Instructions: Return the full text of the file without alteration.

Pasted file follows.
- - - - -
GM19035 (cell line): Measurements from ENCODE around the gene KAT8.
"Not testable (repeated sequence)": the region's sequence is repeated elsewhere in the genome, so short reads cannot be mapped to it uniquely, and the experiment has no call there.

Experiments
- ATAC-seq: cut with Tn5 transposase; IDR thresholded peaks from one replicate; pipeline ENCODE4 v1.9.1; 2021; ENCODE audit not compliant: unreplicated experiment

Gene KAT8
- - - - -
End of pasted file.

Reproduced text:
GM19035 (cell line): Measurements from ENCODE around the gene KAT8.
"Not testable (repeated sequence)": the region's sequence is repeated elsewhere in the genome, so short reads cannot be mapped to it uniquely, and the experiment has no call there.

Experiments
- ATAC-seq: cut with Tn5 transposase; IDR thresholded peaks from one replicate; pipeline ENCODE4 v1.9.1; 2021; ENCODE audit not compliant: unreplicated experiment

Gene KAT8